Agriculture groups support U.S. trade promotion bill

by World Grain Staff
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WASHINGTON, D.C., U.S. — Several U.S. agriculture organizations said on Jan. 10 that they support new the Trade Promotion Authority (TPA) legislation that would give the president “fast-track” authority to negotiate trade deals.

The legislation was introduced by bipartisan leaders in both the U.S. House and Senate — Senate Finance Committee Chair Max Baucus; Ranking Member Orin Hatch; and House Ways and Means Committee Chair David Camp — and is expected to be the first of several bills to emerge on the issue. If restored, TPA would allow the administration to bring final negotiated trade agreements to Congress for an up or down vote with no amendments. 

The American Feed Industry Association (AFIA) said the passage of a TPA bill is important to the U.S. feed industry as U.S. Trade Representative comes closer to concluding negotiations of the Trans-Pacific Partnership (TPP) and digs deeper into current negotiations with the European Union on the Transatlantic Trade and Investment Partnership (TTIP), two trade agreements that will have great benefits to the industry.

“The future growth of the U.S. feed industry lies in exports, whether it be directly, or indirectly through meat and dairy exports, and the feed industry needs the support of the administration to remove barriers to trade and enforce trade rules,” said Gina Tumbarello, AFIA manager of international trade. “The most opportunistic path for this is through free trade agreements such as Trans-Pacific Partnership and Transatlantic Trade and Investment Partnership with the European Union.”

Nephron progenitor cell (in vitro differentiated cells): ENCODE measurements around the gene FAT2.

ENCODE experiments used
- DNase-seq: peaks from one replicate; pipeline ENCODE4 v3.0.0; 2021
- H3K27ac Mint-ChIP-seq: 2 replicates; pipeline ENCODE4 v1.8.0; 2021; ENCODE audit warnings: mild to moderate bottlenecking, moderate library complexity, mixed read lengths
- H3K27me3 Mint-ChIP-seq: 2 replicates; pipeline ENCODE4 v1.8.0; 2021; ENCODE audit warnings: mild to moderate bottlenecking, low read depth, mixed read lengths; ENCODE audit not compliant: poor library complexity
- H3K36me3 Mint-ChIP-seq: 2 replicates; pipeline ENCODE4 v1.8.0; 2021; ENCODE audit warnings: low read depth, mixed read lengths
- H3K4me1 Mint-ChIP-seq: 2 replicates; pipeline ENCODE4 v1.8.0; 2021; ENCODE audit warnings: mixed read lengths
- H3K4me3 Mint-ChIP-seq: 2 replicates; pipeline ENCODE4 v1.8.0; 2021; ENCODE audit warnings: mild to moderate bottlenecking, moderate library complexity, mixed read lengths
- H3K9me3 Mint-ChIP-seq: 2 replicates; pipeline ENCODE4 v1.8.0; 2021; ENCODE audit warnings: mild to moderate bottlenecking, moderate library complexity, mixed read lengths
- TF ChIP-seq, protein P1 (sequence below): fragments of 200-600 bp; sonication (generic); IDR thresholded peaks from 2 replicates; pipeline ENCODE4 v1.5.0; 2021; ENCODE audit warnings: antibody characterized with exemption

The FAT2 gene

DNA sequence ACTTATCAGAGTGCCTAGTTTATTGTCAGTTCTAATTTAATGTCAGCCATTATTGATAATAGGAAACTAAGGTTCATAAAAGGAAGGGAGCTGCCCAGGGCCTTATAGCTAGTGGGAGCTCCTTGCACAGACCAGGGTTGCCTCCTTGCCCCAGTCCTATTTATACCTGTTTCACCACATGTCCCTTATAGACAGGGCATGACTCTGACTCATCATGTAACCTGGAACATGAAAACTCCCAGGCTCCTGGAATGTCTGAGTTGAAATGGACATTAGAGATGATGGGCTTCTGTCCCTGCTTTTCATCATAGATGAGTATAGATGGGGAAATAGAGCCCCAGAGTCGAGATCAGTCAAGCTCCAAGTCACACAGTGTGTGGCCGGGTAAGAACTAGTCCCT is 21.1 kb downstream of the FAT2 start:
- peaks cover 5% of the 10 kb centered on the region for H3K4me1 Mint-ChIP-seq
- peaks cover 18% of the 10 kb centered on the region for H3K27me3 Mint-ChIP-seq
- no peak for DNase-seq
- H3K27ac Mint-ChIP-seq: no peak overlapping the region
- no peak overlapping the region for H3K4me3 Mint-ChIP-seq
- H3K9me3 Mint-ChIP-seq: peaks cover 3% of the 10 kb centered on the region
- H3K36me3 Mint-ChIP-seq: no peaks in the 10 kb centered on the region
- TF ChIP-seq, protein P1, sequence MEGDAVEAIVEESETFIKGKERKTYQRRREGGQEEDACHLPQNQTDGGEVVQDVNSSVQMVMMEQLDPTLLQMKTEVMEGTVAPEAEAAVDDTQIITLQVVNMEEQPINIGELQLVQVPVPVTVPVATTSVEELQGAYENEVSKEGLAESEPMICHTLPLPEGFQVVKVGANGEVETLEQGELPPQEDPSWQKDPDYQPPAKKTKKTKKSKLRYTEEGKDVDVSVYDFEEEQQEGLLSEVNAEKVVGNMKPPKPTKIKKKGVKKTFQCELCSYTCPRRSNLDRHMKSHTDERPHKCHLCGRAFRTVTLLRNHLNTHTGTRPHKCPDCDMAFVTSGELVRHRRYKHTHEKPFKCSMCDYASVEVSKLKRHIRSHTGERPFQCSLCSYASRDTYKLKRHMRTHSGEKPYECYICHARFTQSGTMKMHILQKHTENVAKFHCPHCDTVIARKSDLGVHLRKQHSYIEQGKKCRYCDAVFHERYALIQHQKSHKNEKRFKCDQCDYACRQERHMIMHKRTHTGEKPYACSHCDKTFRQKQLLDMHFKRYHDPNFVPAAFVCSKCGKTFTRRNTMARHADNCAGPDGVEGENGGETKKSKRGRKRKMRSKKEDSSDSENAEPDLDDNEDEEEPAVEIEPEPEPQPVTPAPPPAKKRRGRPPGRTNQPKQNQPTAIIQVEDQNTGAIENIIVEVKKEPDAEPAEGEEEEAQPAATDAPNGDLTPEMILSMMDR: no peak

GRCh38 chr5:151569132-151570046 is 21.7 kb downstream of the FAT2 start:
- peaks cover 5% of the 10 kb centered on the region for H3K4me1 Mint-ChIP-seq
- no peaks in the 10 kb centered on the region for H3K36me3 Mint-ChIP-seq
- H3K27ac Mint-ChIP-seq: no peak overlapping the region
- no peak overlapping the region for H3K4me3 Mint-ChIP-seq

TPP addresses new and emerging trade issues such as the as elimination of many non-tariff trade barriers, i.e. incompatible biotech and food and feed sanitation regulations. While U.S. exports to the Asia-Pacific region have grown, the share of U.S. trade in the region has declined relative to other countries due to many countries in the region having bilateral or regional free trade agreements (FTAs) that give their exporters an advantage over their U.S. competitors. While the U.S. already has bilateral agreements with six of the 12 TPP partners, TPP is a means to level the playing field for U.S.

Wheat growers also expressed support for the legislation. The directors of National Association of Wheat Growers (NAWG) and U.S. Wheat Associates (USW) recently passed a resolution supporting passage of TPA “as an essential tool for negotiating market-opening free trade agreements,” including the 12 country TPP and the U.S. and European Transatlantic Trade and Investment Partnership TTIP talks. 

“Our competitors are moving fast and with success to sign beneficial trade agreements,” said Dan Hughes, a wheat farmer from Venango, Nebraska, U.S., and USW chairman. “TPA would give our trade negotiators a unified voice and the power to push for the best deal for U.S. farmers, businesses and workers. Without TPA, we risk falling farther and farther behind in a growing international market.” 

The National Grain and Feed Association (NGFA) said the TPA legislation sets out clear negotiating principles for adequately dealing with the trade barriers facing the grain, feed and grain processing industry.

"In addition to providing increased market access, NGFA is hopeful that this next generation of trade agreements will strengthen current protocols on sanitary and phytosanitary (SPS) measures, including inclusion of a rapid-response mechanism for challenging and quickly resolving non-science-based SPS barriers to trade," said NGFA Director of Legislative Affairs Jared Hill. 

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